|Year : 2018 | Volume
| Issue : 3 | Page : 91-93
Julia Roka1, Kurosh Paya2
1 Division of Plastic and Reconstructive Surgery, AKH-Vienna, Medical University of Vienna, Austria
2 Division of Pediatric Surgery, AKH-Vienna, Medical University of Vienna, Austria
|Date of Web Publication||24-Sep-2018|
Vienna Medical School, Vienna
Source of Support: None, Conflict of Interest: None
Vascular anomalies are rare congenital anomalies partly belonging to the Orphan diseaeses. Due to the intensive collaboration of the ISSVA a common categorization based upon histopathological attributes could be established. We present a short overview of the classification, manifestations and the diagnostic and therapeutical options.
Keywords: Magnetic resonance angiography, ultrasound imaging, vascular malformations, vascular anomalies
|How to cite this article:|
Roka J, Paya K. Vascular anomalies. Hamdan Med J 2018;11:91-3
| Introduction|| |
According to the International Society for the Study of Vascular Anomalies (ISSVA), vascular anomalies are classified into two subgroups: vasoproliferative tumours (e.g., haemangioma) and vascular malformations (e.g., lymphangiomatous, capillary, venous, arterial, arteriovenous and combined malformations and others).
Vascular tumours show pathohistologically abnormal cell proliferation-like neoplasms. They have a growth phase marked by endothelial proliferation and hypercellularity, often followed by an involutional phase. Vascular malformations instead are the result of abnormal development during vasculogenesis and angiogenesis., Diagnosis nearly always is challenging and treatment options are limited. All vascular anomalies should undergo ultrasound imaging with high-resolution Doppler as a basic diagnostic tool. In addition, magnetic resonance angiography (MRI), computed tomography (CT) scan and interventional angiography can be useful for imaging purpose.
We will give a short overview of the characteristics, diagnostic pathways and current management, including the historical evolvement.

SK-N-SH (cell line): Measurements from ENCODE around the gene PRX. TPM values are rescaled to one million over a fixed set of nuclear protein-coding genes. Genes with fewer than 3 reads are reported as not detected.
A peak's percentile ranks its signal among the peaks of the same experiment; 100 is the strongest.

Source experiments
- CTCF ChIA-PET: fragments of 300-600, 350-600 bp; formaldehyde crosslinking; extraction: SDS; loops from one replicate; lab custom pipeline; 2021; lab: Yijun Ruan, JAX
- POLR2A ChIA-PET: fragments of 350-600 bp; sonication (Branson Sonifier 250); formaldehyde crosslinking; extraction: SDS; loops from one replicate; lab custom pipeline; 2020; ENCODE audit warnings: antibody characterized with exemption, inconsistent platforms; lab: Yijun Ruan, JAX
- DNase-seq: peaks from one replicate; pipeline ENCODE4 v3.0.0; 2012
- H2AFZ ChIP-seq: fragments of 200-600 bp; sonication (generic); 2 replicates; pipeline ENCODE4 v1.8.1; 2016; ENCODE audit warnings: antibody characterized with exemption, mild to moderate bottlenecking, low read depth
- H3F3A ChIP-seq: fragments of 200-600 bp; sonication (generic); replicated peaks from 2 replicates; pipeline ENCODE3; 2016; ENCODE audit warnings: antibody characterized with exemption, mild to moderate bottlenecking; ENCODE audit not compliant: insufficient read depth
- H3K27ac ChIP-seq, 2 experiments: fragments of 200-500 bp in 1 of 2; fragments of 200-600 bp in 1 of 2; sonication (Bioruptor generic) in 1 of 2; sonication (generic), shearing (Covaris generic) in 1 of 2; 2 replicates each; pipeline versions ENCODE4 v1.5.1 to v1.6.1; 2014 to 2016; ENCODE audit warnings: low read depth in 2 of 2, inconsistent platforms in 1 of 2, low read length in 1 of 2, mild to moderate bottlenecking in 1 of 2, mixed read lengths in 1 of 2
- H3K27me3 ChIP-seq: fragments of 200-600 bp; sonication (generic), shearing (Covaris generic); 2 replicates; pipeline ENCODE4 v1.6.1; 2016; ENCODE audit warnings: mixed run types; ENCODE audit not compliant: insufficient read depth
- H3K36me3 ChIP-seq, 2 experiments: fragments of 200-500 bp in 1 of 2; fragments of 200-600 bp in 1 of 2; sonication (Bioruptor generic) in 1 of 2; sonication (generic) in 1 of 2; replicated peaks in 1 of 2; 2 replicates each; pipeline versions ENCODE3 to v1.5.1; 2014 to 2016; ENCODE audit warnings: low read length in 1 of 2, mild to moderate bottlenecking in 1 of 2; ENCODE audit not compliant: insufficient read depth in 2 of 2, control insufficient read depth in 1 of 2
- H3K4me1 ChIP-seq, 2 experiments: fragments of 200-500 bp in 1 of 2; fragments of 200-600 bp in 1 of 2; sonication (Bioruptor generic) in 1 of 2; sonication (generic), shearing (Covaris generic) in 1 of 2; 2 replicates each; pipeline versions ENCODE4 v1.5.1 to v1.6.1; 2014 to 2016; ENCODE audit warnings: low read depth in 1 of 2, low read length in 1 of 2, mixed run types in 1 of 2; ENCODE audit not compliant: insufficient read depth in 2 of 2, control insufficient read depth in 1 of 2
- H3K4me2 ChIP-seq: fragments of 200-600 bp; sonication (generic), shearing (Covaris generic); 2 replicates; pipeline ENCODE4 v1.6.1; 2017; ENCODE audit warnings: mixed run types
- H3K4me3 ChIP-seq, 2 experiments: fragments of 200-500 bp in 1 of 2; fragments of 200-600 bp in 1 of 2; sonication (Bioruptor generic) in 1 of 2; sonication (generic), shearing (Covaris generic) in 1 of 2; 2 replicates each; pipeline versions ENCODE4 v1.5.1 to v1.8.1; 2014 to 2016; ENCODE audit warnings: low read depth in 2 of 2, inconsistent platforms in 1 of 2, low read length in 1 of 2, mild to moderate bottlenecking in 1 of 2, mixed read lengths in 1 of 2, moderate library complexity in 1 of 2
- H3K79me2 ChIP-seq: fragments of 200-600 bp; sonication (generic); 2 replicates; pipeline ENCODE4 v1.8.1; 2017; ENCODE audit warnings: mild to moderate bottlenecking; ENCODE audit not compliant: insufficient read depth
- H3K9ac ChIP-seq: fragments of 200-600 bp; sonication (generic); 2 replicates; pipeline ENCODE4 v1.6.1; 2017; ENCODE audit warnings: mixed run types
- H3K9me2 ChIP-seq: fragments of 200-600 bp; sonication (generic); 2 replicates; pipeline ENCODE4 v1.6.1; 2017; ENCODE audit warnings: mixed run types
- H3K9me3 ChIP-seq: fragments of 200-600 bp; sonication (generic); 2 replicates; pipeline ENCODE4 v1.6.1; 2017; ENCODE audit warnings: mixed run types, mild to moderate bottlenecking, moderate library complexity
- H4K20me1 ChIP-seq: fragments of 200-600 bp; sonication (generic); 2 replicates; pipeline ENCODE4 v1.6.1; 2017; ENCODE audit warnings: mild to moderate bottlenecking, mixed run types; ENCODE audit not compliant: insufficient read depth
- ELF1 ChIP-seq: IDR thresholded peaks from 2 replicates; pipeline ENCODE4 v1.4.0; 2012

| Vascular Tumours|| |
In 1982, J. Mulliken and J. Glowacki published a first classification based on the endothelial characteristics., They proposed to distinguish between proliferative and normal endothelial cell cycle as the main stake for further management. Based on the work of J. Mulliken and A. Young, the ISSVA was founded in 1992. They developed a classifying table for vascular anomalies which until now is the only and most important valid classification (ISSVA Classification of Vascular Anomalies © 2014 ISSVA Available at “issva.org/classification” Accessed September 5, 2018).
The prevalence of vascular tumours is relatively high with 4%–10% and haemangiomas are the most common tumours in infancy. Eighty per cent of haemangiomas are single, while 20% are multiple. [Table 1] shows differentiation into benign, locally aggressive and malignant tumours.
|Table 1: Abbreviated International Society for the Study of Vascular Anomalies classification for vascular anomalies by International Society for the Study of Vascular Anomalies is licensed under a Creative Commons Attribution 4.0 international license|
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The most common types are infantile (prevalence 2.6%–4.5%) and congenital haemangiomas. The infantile haemangioma presents most commonly as a small red mark or nodule appearing shortly after birth which increases rapidly during the 1st month and involutes during the first 5 years of life. As a specific histopathological marker, GLUT-1 is positive in infantile haemangiomas. Since 2008 infantile haemangiomas are preferably treated by topical or systemic Propranolol with high rates of positive response.,,,
The congenital haemangioma is always present at birth and can be separated into two types: rapid involuting congenital haemangioma and noninvoluting congenital haemangioma (NICH). The first shows rapid involution (within 10–14 months of life) after a short period of enlargement ( first 3–6 months). The latter does not regress but continues to expand and needs further therapeutic management. Unfortunately, propranolol is not effective in NICH.